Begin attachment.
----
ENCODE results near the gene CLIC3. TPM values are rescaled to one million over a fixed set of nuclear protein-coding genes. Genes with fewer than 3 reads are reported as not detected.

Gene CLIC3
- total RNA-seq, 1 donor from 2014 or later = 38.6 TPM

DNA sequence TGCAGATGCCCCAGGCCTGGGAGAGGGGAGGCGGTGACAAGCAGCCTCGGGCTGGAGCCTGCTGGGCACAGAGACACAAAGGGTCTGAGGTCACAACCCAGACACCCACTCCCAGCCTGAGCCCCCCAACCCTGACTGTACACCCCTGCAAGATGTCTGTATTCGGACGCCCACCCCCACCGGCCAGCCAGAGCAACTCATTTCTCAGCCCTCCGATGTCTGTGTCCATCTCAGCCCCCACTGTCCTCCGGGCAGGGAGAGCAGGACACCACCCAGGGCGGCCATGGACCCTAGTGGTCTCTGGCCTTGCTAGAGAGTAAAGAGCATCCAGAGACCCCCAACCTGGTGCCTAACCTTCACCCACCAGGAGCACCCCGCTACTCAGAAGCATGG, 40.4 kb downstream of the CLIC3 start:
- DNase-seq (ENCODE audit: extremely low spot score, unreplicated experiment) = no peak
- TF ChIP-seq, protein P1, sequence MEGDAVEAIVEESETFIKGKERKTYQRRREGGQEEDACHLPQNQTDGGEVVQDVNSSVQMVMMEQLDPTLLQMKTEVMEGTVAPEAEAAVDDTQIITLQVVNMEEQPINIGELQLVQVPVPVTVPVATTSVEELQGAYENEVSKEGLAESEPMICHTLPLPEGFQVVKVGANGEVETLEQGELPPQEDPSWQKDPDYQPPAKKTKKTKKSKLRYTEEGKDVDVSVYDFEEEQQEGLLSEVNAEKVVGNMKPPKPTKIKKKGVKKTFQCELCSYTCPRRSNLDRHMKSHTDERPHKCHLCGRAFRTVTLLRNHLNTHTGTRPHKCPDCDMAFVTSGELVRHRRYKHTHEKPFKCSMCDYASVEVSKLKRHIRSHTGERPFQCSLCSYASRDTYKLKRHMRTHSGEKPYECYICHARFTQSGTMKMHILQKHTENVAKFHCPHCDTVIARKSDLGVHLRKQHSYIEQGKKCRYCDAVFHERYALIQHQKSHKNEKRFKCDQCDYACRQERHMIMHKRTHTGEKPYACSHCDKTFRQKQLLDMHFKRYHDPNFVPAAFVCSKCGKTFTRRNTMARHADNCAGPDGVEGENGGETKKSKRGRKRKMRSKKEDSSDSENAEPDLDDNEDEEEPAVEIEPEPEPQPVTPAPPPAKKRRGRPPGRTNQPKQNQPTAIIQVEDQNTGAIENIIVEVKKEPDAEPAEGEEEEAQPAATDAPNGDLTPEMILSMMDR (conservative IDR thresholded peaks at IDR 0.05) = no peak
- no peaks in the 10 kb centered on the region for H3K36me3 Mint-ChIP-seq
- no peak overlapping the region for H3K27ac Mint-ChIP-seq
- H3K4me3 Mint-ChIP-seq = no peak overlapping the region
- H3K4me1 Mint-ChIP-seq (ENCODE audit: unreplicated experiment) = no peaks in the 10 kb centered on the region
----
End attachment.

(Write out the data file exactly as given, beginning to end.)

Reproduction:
ENCODE results near the gene CLIC3. TPM values are rescaled to one million over a fixed set of nuclear protein-coding genes. Genes with fewer than 3 reads are reported as not detected.

Gene CLIC3
- total RNA-seq, 1 donor from 2014 or later = 38.6 TPM

DNA sequence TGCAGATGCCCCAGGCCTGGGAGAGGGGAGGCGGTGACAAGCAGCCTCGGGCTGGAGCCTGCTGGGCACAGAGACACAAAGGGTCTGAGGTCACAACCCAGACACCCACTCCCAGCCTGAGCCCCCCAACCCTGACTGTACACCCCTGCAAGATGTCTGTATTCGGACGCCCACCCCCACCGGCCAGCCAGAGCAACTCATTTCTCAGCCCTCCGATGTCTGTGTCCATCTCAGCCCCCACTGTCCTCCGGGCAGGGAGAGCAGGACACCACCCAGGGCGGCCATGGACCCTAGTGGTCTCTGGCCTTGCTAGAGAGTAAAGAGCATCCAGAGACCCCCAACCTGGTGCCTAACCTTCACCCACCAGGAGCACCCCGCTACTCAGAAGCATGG, 40.4 kb downstream of the CLIC3 start:
- DNase-seq (ENCODE audit: extremely low spot score, unreplicated experiment) = no peak
- TF ChIP-seq, protein P1, sequence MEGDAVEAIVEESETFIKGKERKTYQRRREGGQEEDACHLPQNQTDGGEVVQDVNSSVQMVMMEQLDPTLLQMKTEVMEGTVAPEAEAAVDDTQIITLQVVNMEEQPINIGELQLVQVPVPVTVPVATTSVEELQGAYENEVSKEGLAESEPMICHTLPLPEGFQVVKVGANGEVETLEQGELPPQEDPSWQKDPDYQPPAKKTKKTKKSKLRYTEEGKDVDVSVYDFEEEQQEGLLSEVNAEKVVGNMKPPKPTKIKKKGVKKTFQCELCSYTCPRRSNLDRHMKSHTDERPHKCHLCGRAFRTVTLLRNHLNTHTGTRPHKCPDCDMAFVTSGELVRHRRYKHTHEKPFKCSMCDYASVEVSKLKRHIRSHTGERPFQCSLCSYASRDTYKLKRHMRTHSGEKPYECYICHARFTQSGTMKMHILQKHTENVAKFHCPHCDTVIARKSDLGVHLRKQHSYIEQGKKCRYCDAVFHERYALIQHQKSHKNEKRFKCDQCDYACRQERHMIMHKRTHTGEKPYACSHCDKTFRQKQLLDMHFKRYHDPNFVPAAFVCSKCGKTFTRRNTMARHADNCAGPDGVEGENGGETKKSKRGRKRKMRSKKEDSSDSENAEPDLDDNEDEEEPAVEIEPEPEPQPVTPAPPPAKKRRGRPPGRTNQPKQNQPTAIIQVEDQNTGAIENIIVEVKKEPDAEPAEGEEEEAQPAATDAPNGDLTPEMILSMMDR (conservative IDR thresholded peaks at IDR 0.05) = no peak
- no peaks in the 10 kb centered on the region for H3K36me3 Mint-ChIP-seq
- no peak overlapping the region for H3K27ac Mint-ChIP-seq
- H3K4me3 Mint-ChIP-seq = no peak overlapping the region
- H3K4me1 Mint-ChIP-seq (ENCODE audit: unreplicated experiment) = no peaks in the 10 kb centered on the region